Failure is inevitable. Just be sure you fail fast, so you leave time to figure out how to succeed. UPDATE 5/31 2:35PM Sorry, just got around to giving credit to the original source, an interview with futurist/thinker Freeman Dyson by Wired magazine.
Say something about failure in experiments or businesses or anything else. What's the value of failure?
You can't possibly get a good technology going without an enormous number of failures. It's a universal rule. If you look at bicycles, there were thousands of weird models built and tried before they found the one that really worked. You could never design a bicycle theoretically. ... But just by trial and error, we found out how to do it, and the error was essential....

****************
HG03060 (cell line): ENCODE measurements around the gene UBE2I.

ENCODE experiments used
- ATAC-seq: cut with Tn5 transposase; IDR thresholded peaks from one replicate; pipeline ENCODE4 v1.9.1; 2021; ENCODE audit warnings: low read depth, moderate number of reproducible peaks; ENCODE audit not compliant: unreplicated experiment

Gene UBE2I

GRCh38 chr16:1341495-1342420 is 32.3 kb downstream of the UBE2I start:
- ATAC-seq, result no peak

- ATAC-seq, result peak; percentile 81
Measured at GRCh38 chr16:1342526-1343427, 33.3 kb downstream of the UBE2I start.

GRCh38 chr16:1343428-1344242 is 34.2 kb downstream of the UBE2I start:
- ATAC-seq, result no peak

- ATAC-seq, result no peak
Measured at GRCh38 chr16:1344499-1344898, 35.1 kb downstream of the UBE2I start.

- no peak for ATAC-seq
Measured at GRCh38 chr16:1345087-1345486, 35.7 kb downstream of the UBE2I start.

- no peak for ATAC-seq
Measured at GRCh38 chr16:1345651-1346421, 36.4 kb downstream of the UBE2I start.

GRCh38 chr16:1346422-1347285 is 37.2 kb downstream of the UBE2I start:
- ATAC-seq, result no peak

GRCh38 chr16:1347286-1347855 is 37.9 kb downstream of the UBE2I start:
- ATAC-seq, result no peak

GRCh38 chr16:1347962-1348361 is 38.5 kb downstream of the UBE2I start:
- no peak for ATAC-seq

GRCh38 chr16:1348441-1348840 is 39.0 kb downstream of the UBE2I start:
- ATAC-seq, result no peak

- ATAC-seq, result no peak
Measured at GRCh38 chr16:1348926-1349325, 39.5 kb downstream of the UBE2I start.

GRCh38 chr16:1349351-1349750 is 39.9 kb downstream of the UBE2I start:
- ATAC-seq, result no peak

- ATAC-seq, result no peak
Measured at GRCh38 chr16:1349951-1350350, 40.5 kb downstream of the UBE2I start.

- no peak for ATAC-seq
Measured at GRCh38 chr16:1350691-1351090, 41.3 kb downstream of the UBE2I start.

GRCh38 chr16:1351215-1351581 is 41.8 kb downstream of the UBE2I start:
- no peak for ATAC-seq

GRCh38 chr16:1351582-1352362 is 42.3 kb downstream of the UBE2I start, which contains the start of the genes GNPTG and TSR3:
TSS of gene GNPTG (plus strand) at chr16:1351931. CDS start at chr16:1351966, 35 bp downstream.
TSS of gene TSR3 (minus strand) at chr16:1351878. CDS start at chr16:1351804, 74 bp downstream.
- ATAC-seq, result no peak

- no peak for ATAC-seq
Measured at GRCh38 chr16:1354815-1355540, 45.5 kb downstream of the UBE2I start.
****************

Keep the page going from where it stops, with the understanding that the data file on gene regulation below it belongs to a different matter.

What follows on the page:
This brings up an interesting issue of where theory fits in. Presumably there was not a theory of planes before there were planes.
There was an attempt at a theory of airplanes, but it was completely misleading. The Wright brothers, in fact, did much better without it.
So you're saying just go ahead and try stuff and you'll sort out the right way.
That's what nature did. And it's almost always true in technology. That's why computers never really took off until they built them small.
Why is small good?
Because it's cheaper and faster, and you can make many more. Speed is the most important thing - to be able to try something out on a small scale quickly.
Yes. These big projects are guaranteed to fail because you never have time to fix everything.